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Archive for January 2014

Kritzerland Heads Into The Arena With “Demetrius and the Gladiators”

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Demetrius and the GladiatorsTwentieth Century Fox’s 1953 Biblical epic The Robe boldly trumpeted on its posters, “The First Motion Picture in CinemaScope – The Modern Miracle You See Without Glasses!”  So confident was Fox about the success of The Robe and indeed, the widescreen CinemaScope format, that the studio began production on a sequel (or “continuation,” as it was dubbed) before the first film had even reached theatres.  Screenwriter Philip Dunne, producer Frank Ross, art directors George W. Davis and Lyle Wheeler, and actors Victor Mature as the titular slave-turned-gladiator, Michael Rennie as Peter, and Jay Robinson as the notorious Caligula all returned for Demetrius and the Gladiators.  Director Henry Koster, cinematographer Leon Shamroy, and composer Alfred Newman – all still occupied with The Robe – gave way to Delmer Daves, Milton Krasner and Franz Waxman, respectively for Demetrius.  But though the sequel didn’t match the success of its predecessor, it was far from a disappointment and actually ranked as the fourth highest-grossing film of 1954.  In addition to its repeat performances from the above-mentioned actors, Demetrius also featured Ernest Borgnine, Susan Hayward, Anne Bancroft and Julie Newmar among its cast!  The picture has held up remarkably well, with no small credit due to Waxman’s score.  Kritzerland is premiering a new restoration of this grandiose soundtrack as its latest release, now available for pre-order.

Franz Waxman deftly incorporated Alfred Newman’s themes for The Robe into the sonic tapestry he devised for Demetrius and the Gladiators.  Kritzerland producer Bruce Kimmel writes that Waxman’s score “manages to display a modernist élan and power all its own. Demetrius and the Gladiators was this fabulously versatile composer’s first Biblical epic; as usual, he adapted his talents to a new genre with superbly dramatic dexterity. Beginning with a pulse-pounding ‘Prelude’ which twines Newman’s themes with his own, Waxman moves on to one stunning cue after another.”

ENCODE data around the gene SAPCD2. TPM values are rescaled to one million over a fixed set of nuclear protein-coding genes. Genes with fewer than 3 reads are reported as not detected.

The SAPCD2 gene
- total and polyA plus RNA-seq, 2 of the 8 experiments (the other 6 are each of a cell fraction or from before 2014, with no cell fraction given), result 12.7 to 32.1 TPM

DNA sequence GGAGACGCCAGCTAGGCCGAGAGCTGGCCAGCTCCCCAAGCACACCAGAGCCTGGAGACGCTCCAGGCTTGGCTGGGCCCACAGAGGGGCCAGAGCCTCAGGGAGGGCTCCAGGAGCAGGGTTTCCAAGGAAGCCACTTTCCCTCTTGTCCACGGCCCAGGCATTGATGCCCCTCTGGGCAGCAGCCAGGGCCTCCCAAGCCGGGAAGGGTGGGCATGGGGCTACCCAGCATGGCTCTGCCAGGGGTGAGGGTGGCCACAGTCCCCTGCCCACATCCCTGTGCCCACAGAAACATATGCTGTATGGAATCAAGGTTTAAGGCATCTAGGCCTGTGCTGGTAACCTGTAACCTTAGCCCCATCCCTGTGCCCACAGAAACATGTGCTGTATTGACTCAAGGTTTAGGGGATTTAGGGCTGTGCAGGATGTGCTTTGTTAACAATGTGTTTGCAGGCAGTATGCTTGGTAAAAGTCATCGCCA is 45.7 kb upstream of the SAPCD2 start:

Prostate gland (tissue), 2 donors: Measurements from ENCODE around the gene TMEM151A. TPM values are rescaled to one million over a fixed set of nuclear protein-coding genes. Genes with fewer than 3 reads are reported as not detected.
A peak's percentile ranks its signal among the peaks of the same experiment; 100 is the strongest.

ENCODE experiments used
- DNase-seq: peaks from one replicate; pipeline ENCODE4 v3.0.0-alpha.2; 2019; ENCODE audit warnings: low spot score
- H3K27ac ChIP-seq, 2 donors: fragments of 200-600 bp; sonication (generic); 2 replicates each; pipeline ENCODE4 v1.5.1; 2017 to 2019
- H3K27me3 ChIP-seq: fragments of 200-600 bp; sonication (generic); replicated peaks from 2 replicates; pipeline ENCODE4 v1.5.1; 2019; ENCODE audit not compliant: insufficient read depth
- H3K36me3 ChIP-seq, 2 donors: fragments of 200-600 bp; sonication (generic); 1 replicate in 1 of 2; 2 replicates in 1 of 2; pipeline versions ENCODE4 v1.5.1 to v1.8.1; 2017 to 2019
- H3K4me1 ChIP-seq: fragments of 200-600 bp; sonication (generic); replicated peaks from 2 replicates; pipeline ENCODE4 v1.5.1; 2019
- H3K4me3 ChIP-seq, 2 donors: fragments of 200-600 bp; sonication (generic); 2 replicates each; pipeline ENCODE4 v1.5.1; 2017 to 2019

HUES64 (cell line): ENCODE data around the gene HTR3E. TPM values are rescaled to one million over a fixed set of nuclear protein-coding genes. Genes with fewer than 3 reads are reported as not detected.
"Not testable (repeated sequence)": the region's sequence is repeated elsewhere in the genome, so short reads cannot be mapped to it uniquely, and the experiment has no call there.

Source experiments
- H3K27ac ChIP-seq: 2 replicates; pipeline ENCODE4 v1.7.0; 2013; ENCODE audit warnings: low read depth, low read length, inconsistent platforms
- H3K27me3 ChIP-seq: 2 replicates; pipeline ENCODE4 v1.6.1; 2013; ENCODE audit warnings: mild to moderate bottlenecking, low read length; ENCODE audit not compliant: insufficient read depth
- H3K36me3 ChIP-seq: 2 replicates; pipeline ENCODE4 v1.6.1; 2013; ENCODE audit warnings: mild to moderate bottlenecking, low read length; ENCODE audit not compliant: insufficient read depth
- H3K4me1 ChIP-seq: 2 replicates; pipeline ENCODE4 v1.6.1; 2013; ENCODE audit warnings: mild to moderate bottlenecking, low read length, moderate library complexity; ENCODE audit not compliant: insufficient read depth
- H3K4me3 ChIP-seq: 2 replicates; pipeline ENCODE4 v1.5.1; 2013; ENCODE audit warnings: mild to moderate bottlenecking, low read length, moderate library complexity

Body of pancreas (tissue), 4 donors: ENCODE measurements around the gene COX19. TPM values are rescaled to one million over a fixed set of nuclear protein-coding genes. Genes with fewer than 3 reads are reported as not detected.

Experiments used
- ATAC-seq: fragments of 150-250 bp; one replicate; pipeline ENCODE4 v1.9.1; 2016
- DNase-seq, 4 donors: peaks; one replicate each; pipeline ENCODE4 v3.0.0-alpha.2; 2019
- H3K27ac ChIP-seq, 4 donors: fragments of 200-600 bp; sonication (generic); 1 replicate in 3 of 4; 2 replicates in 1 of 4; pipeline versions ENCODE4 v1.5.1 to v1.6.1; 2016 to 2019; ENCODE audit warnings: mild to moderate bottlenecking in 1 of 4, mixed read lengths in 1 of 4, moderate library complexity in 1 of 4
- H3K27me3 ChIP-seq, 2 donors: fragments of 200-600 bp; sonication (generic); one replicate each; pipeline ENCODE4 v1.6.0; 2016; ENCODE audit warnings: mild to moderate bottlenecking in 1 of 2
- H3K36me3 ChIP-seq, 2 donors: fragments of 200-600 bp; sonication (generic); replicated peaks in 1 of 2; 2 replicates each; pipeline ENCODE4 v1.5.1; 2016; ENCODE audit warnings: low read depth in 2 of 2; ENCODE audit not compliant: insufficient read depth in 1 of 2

After the jump: the lowdown on what sets the 2014 Demetrius apart from its past CD release, plus a pre-order link and the full track listing! Read the rest of this entry »

Written by Joe Marchese

January 28, 2014 at 10:20

Release Round-Up: Week of January 28

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Uncle Tupelo - No Depression Legacy EditionUncle Tupelo, No Depression: Legacy Edition (Legacy)

After at least two teasers in the form of Record Store Day releases, one of the most beloved alt-country albums is greatly expanded as a double-disc set with a host of rare and unreleased demos. (Amazon U.S. / Amazon U.K.)

Tony Bennett - The ClassicsTony Bennett, The Classics (RPM/Columbia/Legacy)

One of the most beloved singers of the 20th century is the subject of a new career-spanning compilation, available in single and double-disc iterations.

1CD: Amazon U.S. / Amazon U.K.
2CD: Amazon U.S.

Sinatra with LoveFrank Sinatra, Sinatra, with Love (Capitol/UMe)

The first in a new Sinatra series (now distributed by Universal) explores the Chairman’s romantic side, with an unreleased alternate take on “My Foolish Heart” from Sinatra’s last studio session for Reprise. (Amazon U.S. / Amazon U.K.)

Gaslight Anthem B-SidesThe Gaslight Anthem, The B-Sides (SideOneDummy)

The New Jersey rockers compile their rarer tracks on a new single-disc compilation.

CD: Amazon U.S. / Amazon U.K.
LP: Amazon U.S. / Amazon U.K.